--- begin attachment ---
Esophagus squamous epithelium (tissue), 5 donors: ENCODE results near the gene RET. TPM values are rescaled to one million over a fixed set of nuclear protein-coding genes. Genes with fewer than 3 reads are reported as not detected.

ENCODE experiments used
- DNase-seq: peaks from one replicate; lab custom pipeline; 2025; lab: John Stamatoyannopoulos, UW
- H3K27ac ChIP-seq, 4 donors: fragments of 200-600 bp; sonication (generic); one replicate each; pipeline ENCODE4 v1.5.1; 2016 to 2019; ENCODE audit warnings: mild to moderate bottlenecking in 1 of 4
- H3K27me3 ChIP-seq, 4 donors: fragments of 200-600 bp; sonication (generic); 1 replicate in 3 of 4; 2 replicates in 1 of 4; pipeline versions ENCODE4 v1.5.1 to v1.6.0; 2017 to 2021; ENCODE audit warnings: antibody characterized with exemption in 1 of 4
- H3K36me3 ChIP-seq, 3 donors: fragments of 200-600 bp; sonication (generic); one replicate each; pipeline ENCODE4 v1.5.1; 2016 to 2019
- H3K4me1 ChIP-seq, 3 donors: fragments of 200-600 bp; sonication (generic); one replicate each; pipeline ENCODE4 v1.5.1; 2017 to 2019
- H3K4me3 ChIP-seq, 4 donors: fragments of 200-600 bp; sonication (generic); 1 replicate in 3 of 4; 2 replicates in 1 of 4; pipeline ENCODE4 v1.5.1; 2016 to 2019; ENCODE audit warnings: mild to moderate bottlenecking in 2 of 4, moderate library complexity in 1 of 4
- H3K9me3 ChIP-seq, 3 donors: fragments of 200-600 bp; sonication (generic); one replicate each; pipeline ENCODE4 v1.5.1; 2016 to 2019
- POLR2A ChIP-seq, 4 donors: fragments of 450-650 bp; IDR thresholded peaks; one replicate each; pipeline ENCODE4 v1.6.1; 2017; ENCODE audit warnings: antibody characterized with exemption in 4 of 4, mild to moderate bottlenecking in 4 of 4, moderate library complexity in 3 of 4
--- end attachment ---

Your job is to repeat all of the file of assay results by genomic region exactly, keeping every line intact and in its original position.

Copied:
Esophagus squamous epithelium (tissue), 5 donors: ENCODE results near the gene RET. TPM values are rescaled to one million over a fixed set of nuclear protein-coding genes. Genes with fewer than 3 reads are reported as not detected.

ENCODE experiments used
- DNase-seq: peaks from one replicate; lab custom pipeline; 2025; lab: John Stamatoyannopoulos, UW
- H3K27ac ChIP-seq, 4 donors: fragments of 200-600 bp; sonication (generic); one replicate each; pipeline ENCODE4 v1.5.1; 2016 to 2019; ENCODE audit warnings: mild to moderate bottlenecking in 1 of 4
- H3K27me3 ChIP-seq, 4 donors: fragments of 200-600 bp; sonication (generic); 1 replicate in 3 of 4; 2 replicates in 1 of 4; pipeline versions ENCODE4 v1.5.1 to v1.6.0; 2017 to 2021; ENCODE audit warnings: antibody characterized with exemption in 1 of 4
- H3K36me3 ChIP-seq, 3 donors: fragments of 200-600 bp; sonication (generic); one replicate each; pipeline ENCODE4 v1.5.1; 2016 to 2019
- H3K4me1 ChIP-seq, 3 donors: fragments of 200-600 bp; sonication (generic); one replicate each; pipeline ENCODE4 v1.5.1; 2017 to 2019
- H3K4me3 ChIP-seq, 4 donors: fragments of 200-600 bp; sonication (generic); 1 replicate in 3 of 4; 2 replicates in 1 of 4; pipeline ENCODE4 v1.5.1; 2016 to 2019; ENCODE audit warnings: mild to moderate bottlenecking in 2 of 4, moderate library complexity in 1 of 4
- H3K9me3 ChIP-seq, 3 donors: fragments of 200-600 bp; sonication (generic); one replicate each; pipeline ENCODE4 v1.5.1; 2016 to 2019
- POLR2A ChIP-seq, 4 donors: fragments of 450-650 bp; IDR thresholded peaks; one replicate each; pipeline ENCODE4 v1.6.1; 2017; ENCODE audit warnings: antibody characterized with exemption in 4 of 4, mild to moderate bottlenecking in 4 of 4, moderate library complexity in 3 of 4